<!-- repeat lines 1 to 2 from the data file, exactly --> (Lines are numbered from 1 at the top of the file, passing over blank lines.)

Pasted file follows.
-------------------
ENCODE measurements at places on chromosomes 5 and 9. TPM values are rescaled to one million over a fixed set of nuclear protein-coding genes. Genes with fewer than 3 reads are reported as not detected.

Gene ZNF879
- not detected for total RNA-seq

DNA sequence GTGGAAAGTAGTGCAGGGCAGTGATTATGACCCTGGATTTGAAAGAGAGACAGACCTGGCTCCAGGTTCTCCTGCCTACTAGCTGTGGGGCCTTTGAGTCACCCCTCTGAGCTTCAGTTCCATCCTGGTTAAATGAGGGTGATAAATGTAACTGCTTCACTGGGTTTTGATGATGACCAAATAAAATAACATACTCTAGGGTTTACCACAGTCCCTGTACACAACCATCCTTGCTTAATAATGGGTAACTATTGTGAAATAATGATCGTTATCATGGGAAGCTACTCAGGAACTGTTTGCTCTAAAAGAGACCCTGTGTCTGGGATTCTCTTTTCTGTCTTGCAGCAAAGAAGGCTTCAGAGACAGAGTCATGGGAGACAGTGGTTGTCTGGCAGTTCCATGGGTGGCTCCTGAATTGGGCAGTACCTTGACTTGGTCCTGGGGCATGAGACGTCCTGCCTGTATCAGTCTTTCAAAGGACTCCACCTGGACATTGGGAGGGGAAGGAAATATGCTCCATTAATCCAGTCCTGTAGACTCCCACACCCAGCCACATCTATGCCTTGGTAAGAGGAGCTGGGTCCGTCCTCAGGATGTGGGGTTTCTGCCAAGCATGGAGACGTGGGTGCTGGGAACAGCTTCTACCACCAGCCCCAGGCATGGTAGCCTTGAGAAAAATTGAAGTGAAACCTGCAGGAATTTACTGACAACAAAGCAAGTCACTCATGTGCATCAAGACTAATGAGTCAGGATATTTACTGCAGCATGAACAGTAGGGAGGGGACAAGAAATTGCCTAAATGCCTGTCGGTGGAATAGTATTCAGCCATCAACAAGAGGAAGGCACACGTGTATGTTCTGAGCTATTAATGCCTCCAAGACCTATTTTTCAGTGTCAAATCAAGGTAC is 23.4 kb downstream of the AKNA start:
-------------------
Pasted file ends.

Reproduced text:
ENCODE measurements at places on chromosomes 5 and 9. TPM values are rescaled to one million over a fixed set of nuclear protein-coding genes. Genes with fewer than 3 reads are reported as not detected.

Gene ZNF879